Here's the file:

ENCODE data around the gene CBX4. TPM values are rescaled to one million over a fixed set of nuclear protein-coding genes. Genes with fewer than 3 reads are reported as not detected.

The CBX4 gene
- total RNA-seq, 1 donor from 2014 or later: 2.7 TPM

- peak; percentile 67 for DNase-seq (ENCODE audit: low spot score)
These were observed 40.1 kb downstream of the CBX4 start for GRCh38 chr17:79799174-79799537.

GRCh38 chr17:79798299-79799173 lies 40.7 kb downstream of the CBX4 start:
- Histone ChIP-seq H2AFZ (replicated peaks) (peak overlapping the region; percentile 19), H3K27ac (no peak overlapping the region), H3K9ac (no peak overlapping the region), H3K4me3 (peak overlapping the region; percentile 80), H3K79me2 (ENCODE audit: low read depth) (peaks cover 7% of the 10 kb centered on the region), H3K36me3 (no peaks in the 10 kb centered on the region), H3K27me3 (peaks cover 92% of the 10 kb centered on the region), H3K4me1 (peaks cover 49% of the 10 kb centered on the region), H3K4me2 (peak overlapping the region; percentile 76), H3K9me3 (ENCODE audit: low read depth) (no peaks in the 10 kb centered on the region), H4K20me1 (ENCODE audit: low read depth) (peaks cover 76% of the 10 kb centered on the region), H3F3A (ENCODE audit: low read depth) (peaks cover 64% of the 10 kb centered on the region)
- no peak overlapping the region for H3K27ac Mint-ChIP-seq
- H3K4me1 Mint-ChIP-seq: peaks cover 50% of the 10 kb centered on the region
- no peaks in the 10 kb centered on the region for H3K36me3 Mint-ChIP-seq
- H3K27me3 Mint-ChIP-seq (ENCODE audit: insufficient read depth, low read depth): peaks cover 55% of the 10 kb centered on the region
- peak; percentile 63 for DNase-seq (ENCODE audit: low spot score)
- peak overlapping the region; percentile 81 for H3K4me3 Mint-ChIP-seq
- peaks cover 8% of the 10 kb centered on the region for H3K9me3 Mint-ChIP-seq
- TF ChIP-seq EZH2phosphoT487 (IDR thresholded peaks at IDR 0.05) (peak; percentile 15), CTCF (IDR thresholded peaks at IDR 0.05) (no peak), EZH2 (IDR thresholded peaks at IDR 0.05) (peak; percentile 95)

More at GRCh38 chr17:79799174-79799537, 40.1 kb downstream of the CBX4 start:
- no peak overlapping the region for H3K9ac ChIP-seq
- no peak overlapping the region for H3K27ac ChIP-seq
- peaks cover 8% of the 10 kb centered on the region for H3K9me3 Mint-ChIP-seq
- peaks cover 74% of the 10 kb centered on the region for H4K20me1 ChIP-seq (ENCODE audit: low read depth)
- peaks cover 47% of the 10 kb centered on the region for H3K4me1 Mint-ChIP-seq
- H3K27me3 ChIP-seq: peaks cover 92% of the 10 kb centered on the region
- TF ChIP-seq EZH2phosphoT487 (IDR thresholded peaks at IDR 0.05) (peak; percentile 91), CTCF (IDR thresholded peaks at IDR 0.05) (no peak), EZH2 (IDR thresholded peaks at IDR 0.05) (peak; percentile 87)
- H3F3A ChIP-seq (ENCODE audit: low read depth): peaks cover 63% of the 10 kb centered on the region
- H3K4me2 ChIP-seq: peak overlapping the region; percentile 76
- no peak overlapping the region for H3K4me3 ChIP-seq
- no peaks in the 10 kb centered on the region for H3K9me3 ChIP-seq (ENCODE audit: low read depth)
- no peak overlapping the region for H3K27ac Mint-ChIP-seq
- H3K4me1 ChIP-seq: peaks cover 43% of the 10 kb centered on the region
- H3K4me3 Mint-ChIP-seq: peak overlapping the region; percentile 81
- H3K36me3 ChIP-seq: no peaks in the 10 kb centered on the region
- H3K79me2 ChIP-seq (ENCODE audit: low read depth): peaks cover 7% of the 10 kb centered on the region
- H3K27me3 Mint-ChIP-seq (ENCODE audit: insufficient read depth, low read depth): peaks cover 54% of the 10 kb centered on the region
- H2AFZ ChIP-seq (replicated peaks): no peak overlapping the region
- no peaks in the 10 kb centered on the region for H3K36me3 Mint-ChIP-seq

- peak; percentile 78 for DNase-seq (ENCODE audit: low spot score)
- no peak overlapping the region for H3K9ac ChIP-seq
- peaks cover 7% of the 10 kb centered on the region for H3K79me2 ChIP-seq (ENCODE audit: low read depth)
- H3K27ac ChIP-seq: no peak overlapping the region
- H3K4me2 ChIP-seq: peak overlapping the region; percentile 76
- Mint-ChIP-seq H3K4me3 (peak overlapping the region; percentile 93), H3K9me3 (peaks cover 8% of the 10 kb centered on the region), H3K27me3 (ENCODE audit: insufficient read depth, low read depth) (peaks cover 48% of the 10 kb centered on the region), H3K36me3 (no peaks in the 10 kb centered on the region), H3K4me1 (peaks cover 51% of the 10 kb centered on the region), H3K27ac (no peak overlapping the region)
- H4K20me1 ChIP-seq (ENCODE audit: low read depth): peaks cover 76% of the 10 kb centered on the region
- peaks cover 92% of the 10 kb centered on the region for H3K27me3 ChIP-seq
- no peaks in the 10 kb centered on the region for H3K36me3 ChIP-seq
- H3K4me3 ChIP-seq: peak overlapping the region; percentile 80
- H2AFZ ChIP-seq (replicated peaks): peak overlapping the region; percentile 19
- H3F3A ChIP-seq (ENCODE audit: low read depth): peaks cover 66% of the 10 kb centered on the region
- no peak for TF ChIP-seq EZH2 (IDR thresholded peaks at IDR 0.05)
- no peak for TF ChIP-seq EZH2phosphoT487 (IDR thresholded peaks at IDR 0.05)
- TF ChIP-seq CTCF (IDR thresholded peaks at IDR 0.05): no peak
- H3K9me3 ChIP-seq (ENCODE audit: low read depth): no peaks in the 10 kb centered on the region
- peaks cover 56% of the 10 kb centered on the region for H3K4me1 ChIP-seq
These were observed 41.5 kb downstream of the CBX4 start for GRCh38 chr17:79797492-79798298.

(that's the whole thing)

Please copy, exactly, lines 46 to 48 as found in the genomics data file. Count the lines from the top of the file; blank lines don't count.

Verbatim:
- H2AFZ ChIP-seq (replicated peaks): peak overlapping the region; percentile 19
- H3F3A ChIP-seq (ENCODE audit: low read depth): peaks cover 66% of the 10 kb centered on the region
- no peak for TF ChIP-seq EZH2 (IDR thresholded peaks at IDR 0.05)